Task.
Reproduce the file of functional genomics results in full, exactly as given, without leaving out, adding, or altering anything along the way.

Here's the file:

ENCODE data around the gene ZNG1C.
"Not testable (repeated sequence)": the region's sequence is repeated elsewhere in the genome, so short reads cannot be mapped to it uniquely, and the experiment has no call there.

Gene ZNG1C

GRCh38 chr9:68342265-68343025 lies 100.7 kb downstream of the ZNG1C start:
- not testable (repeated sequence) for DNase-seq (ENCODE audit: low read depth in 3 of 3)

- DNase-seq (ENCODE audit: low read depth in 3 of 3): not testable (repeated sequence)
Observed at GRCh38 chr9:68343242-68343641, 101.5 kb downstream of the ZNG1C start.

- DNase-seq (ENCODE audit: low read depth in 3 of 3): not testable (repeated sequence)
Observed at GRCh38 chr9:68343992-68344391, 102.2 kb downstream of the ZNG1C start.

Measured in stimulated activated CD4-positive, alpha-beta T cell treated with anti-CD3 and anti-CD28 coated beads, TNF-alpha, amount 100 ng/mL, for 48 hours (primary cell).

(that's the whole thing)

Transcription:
ENCODE data around the gene ZNG1C.
"Not testable (repeated sequence)": the region's sequence is repeated elsewhere in the genome, so short reads cannot be mapped to it uniquely, and the experiment has no call there.

Gene ZNG1C

GRCh38 chr9:68342265-68343025 lies 100.7 kb downstream of the ZNG1C start:
- not testable (repeated sequence) for DNase-seq (ENCODE audit: low read depth in 3 of 3)

- DNase-seq (ENCODE audit: low read depth in 3 of 3): not testable (repeated sequence)
Observed at GRCh38 chr9:68343242-68343641, 101.5 kb downstream of the ZNG1C start.

- DNase-seq (ENCODE audit: low read depth in 3 of 3): not testable (repeated sequence)
Observed at GRCh38 chr9:68343992-68344391, 102.2 kb downstream of the ZNG1C start.

Measured in stimulated activated CD4-positive, alpha-beta T cell treated with anti-CD3 and anti-CD28 coated beads, TNF-alpha, amount 100 ng/mL, for 48 hours (primary cell).